Completed 9/28/2020, Reviewed 9/28/2020
I did not enjoy this book. It’s classified as hard science fiction, and yes, it’s very hard. The author goes into excruciating detail about tachyons, hypothetical faster-than-light particles, used to communicate across time. The book is generally about the scientists from the future attempting to send messages to scientists from the past to get them to do something to avoid an ecological collapse. But what I felt this book was really about was scientists and their lives inside and outside the lab. According to this book, it’s not usually pleasant. There’s in-fighting, jealousy, power struggles, and many problems at home. Despite this book being published in 1980, it felt more like a book out of the golden age of science fiction, with its racism, sexism, and homophobia. These are relatively mild except for the depictions of women which are so 1950’s. This book won the Nebula, British SF, and Campbell Awards. It was not nominated for a Hugo.
The plot follows two timelines. The first is 1998 where several scientists at Cambridge are sending signals in the form of Morse Code via tachyons to the second timeline, 1962 (18 years to and from the book’s publication date). In 1998, there is an algae bloom rapidly spreading in the ocean due to certain long chain molecule pesticides and the destruction of the rain forests. The message they are sending to 1962 contains details of the pesticides and warnings about what their effects will be on the future. They are also trying to get funding to maintain their experiments at a time when scientific funding is hard to come by as it is being diverted to fight the ecological disaster. In 1962, one scientist and his grad student at UC La Jolla discover these messages as interference in their own experiments, but their department head doesn’t believe in it. The two continue gathering and studying the messages despite being warned to abandon the task and focus on eliminating the noise from their original experiment.
I liked the basic gist of the plot. It’s well-conceived and not badly executed. I actually found the writing to be quite good. I may not have enjoyed the content, but I thought it was written well. What I didn’t care for were the subplots, particularly those revolving around the relationships of the scientist, almost all of whom were white men, and their wives, girlfriends, or sexual partners. The wives of the British scientists were good, long-suffering housewives. The live-in girlfriend of the American scientist came across as somewhat liberated considering they weren’t married but she was also a Barry Goldwater supporter. There were a few women scientists, one in 1962 and one in 1998, but only the latter was featured enough to know something about her, that she was bisexual with stereotypical butch tendencies. The worst subplot followed the despicable Ian Peterson, the government guy directly responsible for deciding the funding for the 1998 project. He believed every woman was fair game, including the wives of the scientists he was working with.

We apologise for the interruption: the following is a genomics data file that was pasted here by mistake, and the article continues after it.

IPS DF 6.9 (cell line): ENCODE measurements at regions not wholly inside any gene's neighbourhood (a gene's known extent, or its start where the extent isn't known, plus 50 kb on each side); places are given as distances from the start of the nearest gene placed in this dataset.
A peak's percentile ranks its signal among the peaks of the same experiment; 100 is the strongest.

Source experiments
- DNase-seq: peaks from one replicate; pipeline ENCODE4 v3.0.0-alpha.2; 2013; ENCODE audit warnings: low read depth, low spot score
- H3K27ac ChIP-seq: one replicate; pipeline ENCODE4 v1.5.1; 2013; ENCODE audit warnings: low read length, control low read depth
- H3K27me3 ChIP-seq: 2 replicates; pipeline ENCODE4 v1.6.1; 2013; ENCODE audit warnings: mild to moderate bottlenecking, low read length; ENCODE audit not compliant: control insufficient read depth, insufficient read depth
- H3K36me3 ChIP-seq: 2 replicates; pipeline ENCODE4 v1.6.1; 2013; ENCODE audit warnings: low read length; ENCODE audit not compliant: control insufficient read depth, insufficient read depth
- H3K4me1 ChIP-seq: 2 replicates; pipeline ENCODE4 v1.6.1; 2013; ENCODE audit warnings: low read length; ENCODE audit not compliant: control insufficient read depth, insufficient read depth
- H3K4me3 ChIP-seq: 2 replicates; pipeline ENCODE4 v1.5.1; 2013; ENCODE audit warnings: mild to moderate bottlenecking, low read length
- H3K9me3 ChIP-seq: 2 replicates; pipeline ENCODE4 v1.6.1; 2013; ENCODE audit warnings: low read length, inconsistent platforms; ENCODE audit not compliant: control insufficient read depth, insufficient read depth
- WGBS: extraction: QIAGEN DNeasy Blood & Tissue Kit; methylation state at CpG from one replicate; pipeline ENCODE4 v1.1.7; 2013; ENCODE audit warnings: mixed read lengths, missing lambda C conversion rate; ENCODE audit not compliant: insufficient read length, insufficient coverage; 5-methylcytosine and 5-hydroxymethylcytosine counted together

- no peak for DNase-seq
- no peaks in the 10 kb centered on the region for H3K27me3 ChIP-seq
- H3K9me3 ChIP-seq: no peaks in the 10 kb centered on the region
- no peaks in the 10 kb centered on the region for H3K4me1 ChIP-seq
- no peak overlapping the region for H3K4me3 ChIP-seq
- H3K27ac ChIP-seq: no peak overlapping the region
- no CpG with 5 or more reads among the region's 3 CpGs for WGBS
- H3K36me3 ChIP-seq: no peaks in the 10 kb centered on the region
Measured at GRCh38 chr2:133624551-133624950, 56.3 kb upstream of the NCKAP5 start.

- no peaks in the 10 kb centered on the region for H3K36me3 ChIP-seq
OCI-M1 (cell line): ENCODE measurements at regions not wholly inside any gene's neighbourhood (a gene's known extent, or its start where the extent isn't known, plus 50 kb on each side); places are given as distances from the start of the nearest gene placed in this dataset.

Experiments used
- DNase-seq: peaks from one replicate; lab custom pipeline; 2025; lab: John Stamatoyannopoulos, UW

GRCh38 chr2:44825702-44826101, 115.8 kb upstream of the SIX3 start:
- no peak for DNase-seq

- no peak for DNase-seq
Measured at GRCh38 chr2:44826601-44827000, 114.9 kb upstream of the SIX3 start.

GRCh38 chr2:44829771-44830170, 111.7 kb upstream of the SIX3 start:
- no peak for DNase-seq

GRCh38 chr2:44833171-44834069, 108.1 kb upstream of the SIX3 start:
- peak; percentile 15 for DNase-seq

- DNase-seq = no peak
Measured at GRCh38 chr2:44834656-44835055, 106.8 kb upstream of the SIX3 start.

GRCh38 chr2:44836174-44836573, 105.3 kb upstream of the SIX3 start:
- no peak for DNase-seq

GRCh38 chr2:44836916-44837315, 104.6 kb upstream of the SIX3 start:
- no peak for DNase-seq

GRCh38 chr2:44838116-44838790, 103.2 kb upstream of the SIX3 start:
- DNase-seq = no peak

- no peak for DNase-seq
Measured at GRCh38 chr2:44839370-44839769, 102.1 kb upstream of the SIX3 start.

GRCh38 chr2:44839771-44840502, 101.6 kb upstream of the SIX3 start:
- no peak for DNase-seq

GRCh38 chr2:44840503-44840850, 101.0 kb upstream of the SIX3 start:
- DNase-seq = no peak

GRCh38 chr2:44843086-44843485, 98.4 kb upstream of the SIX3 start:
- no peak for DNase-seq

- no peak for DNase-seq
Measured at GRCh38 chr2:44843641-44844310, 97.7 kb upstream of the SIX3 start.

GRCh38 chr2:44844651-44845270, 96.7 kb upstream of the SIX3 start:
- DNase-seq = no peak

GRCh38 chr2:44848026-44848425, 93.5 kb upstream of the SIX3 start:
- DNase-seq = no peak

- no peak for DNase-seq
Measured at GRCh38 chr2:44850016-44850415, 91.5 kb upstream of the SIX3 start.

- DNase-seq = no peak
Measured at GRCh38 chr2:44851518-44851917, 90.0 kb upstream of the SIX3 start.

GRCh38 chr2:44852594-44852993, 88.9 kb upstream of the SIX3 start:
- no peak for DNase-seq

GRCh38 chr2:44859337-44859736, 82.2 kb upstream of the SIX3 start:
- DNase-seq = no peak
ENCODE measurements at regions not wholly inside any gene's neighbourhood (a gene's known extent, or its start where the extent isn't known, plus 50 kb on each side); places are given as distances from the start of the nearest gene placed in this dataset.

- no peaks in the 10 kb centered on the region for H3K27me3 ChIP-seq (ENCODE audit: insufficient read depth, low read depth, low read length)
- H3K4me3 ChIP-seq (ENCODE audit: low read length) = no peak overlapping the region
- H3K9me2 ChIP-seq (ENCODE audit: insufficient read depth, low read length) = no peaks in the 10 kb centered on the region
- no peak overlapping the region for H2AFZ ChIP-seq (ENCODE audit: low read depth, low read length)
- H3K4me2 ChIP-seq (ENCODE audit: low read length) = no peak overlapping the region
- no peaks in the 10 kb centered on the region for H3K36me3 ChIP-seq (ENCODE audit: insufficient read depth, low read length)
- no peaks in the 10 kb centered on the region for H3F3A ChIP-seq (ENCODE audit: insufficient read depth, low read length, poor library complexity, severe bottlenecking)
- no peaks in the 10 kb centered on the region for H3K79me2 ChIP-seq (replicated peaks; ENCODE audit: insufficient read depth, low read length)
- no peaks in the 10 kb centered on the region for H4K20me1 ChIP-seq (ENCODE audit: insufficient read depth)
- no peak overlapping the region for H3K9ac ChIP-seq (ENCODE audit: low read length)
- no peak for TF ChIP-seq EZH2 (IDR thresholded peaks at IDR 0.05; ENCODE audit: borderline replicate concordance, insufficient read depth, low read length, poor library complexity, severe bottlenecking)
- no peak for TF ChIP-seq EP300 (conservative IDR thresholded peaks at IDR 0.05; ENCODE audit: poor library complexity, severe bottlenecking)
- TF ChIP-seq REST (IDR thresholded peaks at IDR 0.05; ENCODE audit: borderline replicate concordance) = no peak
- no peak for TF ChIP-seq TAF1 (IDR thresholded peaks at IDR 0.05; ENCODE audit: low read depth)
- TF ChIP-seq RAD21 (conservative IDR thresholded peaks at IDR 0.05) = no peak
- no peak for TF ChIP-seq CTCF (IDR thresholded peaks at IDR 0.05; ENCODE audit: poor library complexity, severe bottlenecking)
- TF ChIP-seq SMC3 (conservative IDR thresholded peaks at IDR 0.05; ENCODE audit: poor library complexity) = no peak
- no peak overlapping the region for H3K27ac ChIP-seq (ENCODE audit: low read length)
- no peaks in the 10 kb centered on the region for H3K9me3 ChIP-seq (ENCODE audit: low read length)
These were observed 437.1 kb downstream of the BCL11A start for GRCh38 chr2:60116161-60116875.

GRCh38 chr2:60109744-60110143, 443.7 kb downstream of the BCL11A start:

That brings me to characterization. This was interesting because even though there was a lot of background given for Peterson and the main scientists, I didn’t feel like I got to know any of them. Renfrow and Bernstein were tortured and for that matter, kind of whiny. Bernstein has perhaps the fullest background, complete with Jewish mother and goy girlfriend conflicts. I didn’t empathize with either one, although in the beginning, I came close with Bernstein. I’ve already described Peterson and the women characters, all basically very cardboard.
The racism is one incident, but it’s there and pretty offensive. One of the main characters sees a black man hanging around people (presumably all white) waiting for a bus in the rain and the character assumes, in this case rightly so, that he’s a pickpocket. Granted, there were probably extremely few black people in academic circles in La Jolla in 1962, but there are also none in 1998 in England or California. The homophobia was quite stereotypical as well. Besides the butch bisexual women, one of the characters makes reference to how all waiters are gay. Well, at least the author didn’t comment on limp wrists and swishing behinds. Still, ugh.
I give this book two stars out of five. Just because the writing is decent and the science is detailed doesn’t make a book good. I need to have engaging characters. I need to find the subplots interesting. I’d rather have no references at all to blacks and LGBTQ characters than offensive ones. That way, I could have pretended that the author was writing in the 40’s or 50’s. I can’t believe this book beat others like The Snow Queen and Shadow of theTorturer for two of the aforementioned awards. After reading this book, I’m not likely to read anything else by Benford.